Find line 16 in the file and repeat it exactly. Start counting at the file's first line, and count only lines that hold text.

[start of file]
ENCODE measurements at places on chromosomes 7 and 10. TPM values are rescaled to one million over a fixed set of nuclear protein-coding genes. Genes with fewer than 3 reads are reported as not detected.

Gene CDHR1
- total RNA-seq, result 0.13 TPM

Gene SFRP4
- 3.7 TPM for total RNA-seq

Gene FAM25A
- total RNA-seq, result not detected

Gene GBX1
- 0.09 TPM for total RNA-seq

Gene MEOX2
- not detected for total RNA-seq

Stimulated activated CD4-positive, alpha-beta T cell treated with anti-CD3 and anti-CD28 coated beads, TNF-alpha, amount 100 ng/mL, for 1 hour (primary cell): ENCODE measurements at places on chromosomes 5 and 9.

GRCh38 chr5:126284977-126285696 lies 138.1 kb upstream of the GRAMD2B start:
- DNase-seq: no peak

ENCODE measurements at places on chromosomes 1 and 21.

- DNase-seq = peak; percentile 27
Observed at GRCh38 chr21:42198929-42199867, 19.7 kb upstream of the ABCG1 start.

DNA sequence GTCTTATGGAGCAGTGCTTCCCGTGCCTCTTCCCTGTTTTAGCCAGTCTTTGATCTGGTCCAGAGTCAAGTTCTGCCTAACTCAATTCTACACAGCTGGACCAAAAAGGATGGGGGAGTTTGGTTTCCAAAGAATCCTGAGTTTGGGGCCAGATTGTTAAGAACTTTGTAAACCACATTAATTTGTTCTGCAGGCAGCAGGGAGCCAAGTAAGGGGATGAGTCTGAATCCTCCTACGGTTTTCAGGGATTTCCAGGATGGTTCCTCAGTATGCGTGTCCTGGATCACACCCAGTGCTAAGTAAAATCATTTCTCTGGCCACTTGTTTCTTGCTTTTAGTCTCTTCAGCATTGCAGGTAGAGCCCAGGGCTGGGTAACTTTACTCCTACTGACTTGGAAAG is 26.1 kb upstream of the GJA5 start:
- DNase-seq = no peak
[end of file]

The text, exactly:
- DNase-seq = peak; percentile 27